In the Star Trek science fiction universe, Klingon warriors will often pray to Kahless for guidance before going into battle. ("Blood Oath") A popular Klingon prayer - often used during the time of Star Trek: Discovery - goes as follows:
“Whom do we seek?”
“How do we find him?”
“Give us light to see.”
“Will he hide from us always?”
ihad is classified into inner (“greater”) jihad, which involves a struggle against one’s own base impulses, and external (“lesser”) jihad, which is further subdivided into jihad of the pen/tongue (debate or persuasion) and jihad of the sword.
Ibn Hazm, lists four kinds of jihad fi sabilillah (struggle in the cause of God):
Jihad of the heart (jihad bil qalb/nafs) is concerned with combatting the devil and in the attempt to escape his persuasion to evil. This type of Jihad was regarded as the greater jihad (al-jihad al-akbar).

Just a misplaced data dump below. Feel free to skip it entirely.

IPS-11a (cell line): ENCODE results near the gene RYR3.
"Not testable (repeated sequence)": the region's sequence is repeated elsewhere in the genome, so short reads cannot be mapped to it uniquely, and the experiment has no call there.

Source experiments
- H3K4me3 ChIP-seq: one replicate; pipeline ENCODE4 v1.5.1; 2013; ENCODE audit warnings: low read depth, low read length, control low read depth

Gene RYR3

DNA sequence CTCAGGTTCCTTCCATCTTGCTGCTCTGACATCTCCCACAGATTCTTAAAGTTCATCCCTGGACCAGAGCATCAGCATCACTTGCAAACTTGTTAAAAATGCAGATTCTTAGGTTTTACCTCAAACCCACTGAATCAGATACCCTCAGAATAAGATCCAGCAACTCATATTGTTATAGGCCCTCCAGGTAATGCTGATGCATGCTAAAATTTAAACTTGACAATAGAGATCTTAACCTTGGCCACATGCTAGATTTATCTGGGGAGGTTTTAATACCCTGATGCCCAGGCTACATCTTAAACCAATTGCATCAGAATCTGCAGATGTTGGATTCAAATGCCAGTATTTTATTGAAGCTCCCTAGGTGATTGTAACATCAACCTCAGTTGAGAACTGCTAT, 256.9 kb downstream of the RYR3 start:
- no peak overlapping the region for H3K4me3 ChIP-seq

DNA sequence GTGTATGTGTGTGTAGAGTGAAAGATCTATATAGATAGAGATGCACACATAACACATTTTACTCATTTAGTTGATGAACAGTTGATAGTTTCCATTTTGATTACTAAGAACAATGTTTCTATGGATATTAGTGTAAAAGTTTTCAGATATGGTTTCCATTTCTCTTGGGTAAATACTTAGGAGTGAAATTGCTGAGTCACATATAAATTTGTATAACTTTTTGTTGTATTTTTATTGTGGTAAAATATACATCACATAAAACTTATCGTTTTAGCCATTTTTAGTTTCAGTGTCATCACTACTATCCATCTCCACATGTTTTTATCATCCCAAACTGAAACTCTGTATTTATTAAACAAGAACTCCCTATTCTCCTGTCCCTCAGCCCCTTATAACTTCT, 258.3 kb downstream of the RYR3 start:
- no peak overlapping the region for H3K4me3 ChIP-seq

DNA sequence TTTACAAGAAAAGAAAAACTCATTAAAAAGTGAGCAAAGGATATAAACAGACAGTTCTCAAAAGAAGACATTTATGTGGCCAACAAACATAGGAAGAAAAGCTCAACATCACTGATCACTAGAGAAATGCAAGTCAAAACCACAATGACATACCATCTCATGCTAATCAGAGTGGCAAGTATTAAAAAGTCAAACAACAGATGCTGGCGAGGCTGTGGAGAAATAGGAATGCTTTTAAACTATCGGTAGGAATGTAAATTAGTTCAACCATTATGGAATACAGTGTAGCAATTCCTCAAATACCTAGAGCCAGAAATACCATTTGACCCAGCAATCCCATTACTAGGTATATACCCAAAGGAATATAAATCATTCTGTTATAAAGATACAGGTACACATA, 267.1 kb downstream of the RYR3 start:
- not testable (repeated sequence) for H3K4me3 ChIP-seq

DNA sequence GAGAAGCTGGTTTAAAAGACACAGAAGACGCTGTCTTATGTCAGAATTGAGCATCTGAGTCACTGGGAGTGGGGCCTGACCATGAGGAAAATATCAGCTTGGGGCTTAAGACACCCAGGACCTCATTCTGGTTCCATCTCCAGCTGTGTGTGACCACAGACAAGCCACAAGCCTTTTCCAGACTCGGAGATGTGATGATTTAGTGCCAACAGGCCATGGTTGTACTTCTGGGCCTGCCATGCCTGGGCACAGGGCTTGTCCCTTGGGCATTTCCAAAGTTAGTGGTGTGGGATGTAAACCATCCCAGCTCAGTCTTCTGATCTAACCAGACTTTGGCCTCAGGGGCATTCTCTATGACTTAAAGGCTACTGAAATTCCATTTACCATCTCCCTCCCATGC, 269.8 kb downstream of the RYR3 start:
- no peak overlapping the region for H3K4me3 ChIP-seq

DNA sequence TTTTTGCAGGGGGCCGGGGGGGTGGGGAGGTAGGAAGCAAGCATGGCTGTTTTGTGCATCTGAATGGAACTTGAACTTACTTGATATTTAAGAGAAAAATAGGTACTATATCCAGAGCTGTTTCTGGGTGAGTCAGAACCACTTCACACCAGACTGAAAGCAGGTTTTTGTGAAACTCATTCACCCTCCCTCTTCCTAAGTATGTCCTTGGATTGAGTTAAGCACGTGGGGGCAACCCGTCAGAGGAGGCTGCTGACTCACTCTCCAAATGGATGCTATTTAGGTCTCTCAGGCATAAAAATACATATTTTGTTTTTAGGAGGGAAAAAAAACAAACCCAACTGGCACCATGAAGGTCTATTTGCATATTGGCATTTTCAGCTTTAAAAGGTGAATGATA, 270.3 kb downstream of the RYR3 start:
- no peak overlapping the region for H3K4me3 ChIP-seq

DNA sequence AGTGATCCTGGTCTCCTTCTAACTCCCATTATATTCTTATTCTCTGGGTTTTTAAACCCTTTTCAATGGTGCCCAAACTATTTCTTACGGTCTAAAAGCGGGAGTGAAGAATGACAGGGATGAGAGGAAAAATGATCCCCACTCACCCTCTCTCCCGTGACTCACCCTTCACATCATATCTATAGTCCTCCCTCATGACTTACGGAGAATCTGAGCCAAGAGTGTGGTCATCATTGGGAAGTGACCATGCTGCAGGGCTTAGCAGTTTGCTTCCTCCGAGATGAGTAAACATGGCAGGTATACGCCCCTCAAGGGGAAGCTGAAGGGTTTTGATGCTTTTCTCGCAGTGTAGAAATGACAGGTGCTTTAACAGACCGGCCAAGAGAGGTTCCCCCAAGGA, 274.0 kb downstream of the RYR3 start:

Jihad by the tongue (jihad bil lisan) (also Jihad by the word, jihad al-qalam) is concerned with speaking the truth and spreading the word of Islam with one’s tongue.
Jihad by the hand (jihad bil yad) refers to choosing to do what is right and to combat injustice and what is wrong with action.
A related hadith tradition that has “found its way into popular Muslim literature”, and which has been said to “embody the Muslim mindset” of the Islamic Golden Age (the period from the mid-8th century to mid-13th century following the relocation of the Abbasid capital from Damascus to Baghdad), is:
“The ink of the scholar is more holy than the blood of the martyr.”